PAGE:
A European Union election observation mission (EOM) will be sent to Burundi to observe the electoral cycle in the country, which starts 21 May 2010. The mission, which travels on the invitation of the government of the Republic of Burundi, will be headed by chief observer Renate Weber MEP and will be made up of a team of 82 observers.
"The upcoming election cycle will be of particular importance for Burundi since it represents an opportunity to confirm institutional stability and democratic progress in the country,” said Catherine Ashton, High Representative of the Union for Foreign Affairs and Security Policy and Vice-president of the European Commission.
“In recognition of this, and complementing our other cooperation programmes with Burundi, I have decided to deploy an EU EOM to follow the elections. I am grateful that Mrs Renate Weber, who has experience with other international observation missions, has accepted my invitation to lead this mission."
The mission will cover local elections (May 21), the presidential elections (June 28), the legislative elections (July 23), the senatorial elections (July 28) and the administrative elections (elections for the heads of the country's smallest administrative units, known as collines, on September 7). The mission plans to follow the election campaign and the preparations of the elections for all 17 provinces of the country, as well as the various polls and post-election periods. It will also aim to complete other EU actions aimed at supporting democracy and human rights in Burundi.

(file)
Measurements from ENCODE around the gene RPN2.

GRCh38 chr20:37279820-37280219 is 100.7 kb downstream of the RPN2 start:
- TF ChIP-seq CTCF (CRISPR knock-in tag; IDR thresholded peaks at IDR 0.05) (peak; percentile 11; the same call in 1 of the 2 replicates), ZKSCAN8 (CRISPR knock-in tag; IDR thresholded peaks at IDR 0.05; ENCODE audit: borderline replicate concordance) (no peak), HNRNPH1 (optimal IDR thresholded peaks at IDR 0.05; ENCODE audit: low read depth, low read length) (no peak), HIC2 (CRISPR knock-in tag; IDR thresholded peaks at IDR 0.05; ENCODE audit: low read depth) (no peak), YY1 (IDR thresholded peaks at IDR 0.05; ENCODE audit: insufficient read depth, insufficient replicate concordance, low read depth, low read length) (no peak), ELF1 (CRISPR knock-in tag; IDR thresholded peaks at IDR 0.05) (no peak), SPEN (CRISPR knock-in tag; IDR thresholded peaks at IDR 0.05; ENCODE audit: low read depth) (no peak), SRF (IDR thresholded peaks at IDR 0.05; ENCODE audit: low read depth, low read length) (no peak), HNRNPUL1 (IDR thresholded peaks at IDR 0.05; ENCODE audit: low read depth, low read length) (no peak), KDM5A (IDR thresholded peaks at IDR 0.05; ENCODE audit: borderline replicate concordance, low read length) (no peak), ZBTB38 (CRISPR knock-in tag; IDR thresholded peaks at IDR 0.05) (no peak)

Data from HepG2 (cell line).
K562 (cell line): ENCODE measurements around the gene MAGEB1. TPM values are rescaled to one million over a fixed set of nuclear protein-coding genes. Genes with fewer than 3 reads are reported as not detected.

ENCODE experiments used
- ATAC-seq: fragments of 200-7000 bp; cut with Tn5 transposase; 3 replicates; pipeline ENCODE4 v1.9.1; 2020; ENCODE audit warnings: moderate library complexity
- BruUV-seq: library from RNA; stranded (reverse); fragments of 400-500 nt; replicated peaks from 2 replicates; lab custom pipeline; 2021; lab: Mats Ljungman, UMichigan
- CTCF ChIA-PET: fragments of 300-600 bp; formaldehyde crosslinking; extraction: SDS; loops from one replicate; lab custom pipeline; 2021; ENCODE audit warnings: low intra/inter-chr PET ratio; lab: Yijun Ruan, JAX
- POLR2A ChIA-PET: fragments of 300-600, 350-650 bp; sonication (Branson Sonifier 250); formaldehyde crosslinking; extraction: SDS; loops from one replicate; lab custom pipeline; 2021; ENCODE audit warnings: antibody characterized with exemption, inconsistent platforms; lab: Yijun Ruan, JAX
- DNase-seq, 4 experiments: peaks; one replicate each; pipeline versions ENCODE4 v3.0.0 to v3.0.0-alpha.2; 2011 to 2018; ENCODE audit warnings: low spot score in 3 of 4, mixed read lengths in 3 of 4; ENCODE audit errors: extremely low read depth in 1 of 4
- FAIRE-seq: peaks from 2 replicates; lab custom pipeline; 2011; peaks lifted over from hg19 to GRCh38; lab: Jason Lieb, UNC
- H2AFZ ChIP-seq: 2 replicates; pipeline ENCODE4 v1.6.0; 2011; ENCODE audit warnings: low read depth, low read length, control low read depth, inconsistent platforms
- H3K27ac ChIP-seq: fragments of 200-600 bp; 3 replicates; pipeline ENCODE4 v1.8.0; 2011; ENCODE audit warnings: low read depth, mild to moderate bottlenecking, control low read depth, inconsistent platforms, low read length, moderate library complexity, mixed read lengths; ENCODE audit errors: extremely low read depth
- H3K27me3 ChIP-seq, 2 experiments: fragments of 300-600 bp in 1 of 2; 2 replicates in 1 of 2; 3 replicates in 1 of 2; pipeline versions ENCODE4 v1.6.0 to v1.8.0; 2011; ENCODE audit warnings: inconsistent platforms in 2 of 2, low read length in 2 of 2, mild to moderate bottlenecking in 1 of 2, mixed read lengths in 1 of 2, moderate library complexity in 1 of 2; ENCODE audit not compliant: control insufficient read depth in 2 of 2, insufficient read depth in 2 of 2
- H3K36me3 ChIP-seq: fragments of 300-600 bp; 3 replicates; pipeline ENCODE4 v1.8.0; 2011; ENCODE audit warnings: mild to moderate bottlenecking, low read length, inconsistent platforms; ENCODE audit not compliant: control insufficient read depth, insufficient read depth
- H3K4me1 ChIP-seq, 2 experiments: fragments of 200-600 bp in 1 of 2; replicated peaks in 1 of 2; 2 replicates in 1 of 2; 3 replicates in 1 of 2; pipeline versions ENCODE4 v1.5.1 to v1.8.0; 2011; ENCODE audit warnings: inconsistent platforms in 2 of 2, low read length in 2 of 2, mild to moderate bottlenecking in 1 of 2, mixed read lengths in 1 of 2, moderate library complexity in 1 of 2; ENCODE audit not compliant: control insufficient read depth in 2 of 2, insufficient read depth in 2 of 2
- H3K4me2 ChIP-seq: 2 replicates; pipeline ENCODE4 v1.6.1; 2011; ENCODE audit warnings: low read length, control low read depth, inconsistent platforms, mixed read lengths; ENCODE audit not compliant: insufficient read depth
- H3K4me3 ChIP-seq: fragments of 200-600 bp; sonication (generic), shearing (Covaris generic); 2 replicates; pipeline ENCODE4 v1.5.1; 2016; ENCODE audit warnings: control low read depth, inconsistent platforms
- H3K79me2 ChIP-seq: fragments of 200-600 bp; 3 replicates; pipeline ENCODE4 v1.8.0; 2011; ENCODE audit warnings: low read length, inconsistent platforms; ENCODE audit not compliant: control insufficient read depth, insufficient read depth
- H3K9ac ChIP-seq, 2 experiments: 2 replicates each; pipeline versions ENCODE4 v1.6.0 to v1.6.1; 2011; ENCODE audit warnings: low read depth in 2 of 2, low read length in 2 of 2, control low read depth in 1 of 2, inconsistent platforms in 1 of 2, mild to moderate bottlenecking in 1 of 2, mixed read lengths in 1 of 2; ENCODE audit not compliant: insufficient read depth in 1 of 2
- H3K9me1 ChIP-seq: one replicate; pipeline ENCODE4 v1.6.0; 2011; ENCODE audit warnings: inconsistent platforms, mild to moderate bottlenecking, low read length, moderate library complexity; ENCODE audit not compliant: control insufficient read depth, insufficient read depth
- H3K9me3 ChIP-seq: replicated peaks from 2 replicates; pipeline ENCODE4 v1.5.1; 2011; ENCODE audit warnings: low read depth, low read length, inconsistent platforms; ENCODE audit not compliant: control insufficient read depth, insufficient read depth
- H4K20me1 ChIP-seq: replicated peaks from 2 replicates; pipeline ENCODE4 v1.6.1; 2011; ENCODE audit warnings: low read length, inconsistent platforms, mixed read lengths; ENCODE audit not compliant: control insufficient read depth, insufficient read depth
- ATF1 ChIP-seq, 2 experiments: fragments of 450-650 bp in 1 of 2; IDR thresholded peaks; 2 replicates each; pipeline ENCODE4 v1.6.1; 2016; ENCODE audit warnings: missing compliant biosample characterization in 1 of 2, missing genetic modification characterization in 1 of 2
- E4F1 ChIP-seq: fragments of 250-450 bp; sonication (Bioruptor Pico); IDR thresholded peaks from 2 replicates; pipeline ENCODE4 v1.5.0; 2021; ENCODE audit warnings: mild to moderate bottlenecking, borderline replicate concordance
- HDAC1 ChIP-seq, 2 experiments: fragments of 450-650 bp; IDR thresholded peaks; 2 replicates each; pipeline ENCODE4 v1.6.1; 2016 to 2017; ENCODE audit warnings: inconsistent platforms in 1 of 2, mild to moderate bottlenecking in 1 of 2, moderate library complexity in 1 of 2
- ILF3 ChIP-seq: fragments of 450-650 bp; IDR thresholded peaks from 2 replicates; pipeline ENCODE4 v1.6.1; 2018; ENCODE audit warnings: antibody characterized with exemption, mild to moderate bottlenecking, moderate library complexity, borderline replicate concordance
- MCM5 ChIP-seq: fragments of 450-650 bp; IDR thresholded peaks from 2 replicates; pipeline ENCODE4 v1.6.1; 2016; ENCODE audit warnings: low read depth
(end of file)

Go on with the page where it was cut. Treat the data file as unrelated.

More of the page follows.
European Instrument for Democracy and Human Rights (EIDHR)
Election observation is a vital part of the European Instrument for Democracy and Human Rights (EIDHR), which aims to promote democracy, human rights and the rule of law worldwide. Since 1993, the EU has conducted more than 110 observation missions. The EIDHR is an EU programme that promotes and supports human rights and democracy worldwide mainly through civil society projects.
It also supports regional and international organisations in this field, such as the Council of Europe, the Organisation for Security and Cooperation in Europe (OSCE) and the Office of the UN High Commissioner for Human Rights.
Promoting good governance
The Africa-EU Partnership on Democratic Governance and Human Rights, which was launched during the 2nd Africa-EU Summit in Portugal in 2007, also builds on the concept that democracy and the respect for human rights are critical issues to the development of any society. The Partnership is a forum for dialogue between the continents to discuss democratic governance and human rights, and is also a means for implementing programmes and actions to improve electoral observation.
The partnership has also provided financial backing to the African Union (AU)'s Electoral Assistance Fund, and enabled AU observers to participate in the most recent EU Parliamentary elections. A European Commission- funded workshop is scheduled with the aim of developing a common approach on the Platform on democratic governance and human rights with key stakeholders, including experts from African capitals and 30 civil society representatives from Africa and Europe.